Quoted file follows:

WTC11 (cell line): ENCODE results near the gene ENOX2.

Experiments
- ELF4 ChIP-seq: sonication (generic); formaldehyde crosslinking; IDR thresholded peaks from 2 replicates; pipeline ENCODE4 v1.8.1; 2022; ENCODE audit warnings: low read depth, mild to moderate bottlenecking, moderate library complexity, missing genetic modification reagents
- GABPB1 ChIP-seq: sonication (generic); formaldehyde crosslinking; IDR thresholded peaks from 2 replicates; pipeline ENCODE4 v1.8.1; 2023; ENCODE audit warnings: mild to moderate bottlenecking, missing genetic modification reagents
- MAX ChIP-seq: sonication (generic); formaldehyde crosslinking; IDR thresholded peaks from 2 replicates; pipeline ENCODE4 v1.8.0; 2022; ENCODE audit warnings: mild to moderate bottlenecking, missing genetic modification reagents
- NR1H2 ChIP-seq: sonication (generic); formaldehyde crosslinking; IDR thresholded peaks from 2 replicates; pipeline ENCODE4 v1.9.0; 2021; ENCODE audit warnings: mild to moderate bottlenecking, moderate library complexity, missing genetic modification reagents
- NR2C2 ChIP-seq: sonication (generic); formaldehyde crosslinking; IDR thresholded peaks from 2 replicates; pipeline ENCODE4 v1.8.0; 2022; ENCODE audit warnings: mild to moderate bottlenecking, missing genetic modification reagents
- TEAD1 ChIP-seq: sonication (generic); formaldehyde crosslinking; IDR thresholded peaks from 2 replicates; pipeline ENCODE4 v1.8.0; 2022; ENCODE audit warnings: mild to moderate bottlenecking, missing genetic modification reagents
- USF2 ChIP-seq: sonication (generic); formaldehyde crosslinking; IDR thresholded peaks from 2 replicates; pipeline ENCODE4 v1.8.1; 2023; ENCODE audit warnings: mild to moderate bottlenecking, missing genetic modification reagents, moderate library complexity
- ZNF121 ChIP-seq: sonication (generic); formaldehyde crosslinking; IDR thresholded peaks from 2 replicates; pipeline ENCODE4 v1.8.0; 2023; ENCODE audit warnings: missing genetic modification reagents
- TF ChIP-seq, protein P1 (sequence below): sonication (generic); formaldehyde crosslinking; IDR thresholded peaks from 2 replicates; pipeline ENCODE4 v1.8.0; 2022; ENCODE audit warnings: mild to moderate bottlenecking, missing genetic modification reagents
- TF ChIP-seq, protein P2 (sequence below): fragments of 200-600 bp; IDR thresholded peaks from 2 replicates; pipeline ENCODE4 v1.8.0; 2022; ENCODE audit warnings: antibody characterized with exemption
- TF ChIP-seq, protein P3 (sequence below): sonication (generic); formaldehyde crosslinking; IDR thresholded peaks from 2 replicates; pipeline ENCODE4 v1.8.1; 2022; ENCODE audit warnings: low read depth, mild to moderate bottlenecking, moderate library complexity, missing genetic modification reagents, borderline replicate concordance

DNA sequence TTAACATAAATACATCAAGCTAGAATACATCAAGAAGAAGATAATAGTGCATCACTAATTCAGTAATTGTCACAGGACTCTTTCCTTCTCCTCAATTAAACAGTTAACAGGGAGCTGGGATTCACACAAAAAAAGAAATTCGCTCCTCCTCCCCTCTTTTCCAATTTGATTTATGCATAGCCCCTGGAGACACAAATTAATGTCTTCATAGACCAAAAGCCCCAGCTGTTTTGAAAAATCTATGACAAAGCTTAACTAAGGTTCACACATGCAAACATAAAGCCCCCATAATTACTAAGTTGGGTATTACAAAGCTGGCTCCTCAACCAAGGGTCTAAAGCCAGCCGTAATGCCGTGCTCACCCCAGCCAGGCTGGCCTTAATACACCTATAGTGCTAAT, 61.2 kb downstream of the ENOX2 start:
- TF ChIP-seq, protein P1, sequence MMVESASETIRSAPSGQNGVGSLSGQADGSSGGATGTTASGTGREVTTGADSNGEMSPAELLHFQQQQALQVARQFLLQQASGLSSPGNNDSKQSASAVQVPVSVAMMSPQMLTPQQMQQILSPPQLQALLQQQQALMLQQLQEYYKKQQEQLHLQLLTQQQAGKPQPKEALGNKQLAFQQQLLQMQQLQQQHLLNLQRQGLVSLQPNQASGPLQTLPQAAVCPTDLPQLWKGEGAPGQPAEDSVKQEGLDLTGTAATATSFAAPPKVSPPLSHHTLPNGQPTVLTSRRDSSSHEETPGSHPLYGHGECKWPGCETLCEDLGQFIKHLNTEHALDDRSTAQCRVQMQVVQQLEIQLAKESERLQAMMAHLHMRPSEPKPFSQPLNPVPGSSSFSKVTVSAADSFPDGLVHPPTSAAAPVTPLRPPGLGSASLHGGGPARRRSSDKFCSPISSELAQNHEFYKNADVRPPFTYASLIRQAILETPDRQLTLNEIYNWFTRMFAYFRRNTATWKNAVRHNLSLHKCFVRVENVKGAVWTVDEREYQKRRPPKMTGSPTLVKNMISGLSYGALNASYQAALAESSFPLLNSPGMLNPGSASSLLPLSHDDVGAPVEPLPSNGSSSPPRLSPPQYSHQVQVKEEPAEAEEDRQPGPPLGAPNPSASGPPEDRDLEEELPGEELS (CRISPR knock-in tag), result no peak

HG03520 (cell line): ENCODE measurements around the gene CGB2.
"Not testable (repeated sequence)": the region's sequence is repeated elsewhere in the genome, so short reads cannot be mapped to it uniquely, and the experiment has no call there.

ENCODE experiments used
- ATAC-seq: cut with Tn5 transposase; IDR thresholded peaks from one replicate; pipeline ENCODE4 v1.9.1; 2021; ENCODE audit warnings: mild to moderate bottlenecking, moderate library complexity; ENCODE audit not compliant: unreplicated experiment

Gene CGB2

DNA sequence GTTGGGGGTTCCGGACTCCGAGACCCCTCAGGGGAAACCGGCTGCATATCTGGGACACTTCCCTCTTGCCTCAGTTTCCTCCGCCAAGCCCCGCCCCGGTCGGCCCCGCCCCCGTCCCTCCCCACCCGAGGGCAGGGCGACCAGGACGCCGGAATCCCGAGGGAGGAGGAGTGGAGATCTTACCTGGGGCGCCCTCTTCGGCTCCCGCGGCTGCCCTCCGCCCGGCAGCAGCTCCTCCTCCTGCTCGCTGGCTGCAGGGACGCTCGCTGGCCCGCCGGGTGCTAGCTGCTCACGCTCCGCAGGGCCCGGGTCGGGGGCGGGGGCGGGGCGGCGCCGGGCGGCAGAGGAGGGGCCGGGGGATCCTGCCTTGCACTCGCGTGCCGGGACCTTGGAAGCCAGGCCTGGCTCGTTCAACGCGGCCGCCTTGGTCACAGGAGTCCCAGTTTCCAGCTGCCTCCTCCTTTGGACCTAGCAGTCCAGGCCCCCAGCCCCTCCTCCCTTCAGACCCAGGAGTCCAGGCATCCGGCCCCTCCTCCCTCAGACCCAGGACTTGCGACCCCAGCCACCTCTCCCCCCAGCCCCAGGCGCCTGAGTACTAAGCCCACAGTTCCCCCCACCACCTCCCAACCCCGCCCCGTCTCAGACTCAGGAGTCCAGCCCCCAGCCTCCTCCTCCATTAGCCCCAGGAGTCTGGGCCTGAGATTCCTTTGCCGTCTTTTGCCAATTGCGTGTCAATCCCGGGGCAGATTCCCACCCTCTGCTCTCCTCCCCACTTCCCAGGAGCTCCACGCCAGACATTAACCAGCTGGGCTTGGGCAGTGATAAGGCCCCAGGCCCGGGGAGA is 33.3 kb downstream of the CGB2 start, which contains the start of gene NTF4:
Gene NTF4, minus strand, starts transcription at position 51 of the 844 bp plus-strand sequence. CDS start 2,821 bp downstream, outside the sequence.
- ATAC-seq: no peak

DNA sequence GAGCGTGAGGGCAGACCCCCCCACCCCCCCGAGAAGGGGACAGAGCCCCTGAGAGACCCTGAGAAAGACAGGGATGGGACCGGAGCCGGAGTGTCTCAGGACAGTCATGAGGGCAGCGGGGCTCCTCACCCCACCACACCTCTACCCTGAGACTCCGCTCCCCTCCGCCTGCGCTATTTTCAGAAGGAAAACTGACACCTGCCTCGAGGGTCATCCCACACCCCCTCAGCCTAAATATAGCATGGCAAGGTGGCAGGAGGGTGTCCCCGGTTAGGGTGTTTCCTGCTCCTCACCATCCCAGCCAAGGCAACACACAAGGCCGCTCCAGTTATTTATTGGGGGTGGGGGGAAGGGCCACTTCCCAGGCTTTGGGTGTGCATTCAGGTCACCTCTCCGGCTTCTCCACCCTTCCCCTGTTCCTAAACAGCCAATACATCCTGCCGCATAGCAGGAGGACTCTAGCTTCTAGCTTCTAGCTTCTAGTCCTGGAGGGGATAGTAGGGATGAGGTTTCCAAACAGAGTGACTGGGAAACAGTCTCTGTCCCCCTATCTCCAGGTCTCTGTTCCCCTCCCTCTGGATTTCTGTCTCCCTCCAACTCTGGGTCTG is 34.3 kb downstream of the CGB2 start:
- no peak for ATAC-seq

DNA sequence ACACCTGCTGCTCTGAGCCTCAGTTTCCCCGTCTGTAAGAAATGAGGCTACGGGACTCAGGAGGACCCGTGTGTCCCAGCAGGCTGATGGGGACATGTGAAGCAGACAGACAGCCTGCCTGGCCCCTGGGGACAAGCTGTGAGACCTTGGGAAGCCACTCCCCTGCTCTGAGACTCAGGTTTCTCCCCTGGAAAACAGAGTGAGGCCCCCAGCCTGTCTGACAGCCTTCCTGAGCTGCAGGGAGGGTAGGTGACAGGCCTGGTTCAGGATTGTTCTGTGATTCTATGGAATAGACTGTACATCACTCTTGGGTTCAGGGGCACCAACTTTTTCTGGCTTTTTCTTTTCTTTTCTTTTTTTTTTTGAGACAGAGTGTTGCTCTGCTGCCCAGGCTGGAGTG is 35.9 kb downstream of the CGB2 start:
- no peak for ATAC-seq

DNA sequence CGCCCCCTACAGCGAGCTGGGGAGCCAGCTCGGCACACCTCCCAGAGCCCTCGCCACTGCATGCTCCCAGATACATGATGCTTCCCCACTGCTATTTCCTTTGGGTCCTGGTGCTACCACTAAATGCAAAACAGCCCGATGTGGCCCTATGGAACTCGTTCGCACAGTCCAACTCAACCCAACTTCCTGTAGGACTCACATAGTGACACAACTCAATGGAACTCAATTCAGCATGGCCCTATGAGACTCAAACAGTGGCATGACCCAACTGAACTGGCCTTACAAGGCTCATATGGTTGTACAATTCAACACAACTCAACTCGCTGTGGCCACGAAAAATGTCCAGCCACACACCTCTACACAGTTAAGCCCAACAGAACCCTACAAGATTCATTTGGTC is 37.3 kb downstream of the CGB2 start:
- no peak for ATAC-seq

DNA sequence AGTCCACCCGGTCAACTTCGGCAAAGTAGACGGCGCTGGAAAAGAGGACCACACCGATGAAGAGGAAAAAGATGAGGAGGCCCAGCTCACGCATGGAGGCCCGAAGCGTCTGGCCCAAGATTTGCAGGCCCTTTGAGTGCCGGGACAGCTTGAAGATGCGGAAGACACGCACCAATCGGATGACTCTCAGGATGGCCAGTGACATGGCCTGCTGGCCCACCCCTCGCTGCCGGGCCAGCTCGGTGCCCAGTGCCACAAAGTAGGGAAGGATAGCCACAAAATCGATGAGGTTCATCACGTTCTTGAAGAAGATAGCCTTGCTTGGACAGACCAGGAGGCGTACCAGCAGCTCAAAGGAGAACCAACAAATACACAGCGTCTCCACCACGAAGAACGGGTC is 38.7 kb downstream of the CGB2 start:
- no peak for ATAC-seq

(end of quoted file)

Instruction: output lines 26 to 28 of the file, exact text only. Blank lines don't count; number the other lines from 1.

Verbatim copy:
DNA sequence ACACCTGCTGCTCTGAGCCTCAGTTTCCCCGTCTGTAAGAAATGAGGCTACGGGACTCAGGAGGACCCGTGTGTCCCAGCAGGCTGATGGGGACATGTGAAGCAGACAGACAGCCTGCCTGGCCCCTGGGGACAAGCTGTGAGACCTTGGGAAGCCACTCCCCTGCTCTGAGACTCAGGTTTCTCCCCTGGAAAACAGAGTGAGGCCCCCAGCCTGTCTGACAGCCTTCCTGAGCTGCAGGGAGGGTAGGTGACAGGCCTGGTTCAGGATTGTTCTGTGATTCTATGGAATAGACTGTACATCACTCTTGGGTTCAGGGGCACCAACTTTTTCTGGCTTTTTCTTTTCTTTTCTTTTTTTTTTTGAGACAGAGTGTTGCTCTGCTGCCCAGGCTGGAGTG is 35.9 kb downstream of the CGB2 start:
- no peak for ATAC-seq

DNA sequence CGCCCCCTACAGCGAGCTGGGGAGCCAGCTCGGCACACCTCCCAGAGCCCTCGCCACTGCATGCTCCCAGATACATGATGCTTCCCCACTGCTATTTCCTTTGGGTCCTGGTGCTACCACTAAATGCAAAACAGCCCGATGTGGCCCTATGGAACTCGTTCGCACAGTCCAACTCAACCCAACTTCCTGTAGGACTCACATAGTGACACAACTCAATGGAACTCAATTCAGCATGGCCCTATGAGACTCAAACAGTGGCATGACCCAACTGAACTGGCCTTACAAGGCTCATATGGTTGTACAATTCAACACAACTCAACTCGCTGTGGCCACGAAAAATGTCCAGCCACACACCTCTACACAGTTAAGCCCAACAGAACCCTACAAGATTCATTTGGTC is 37.3 kb downstream of the CGB2 start: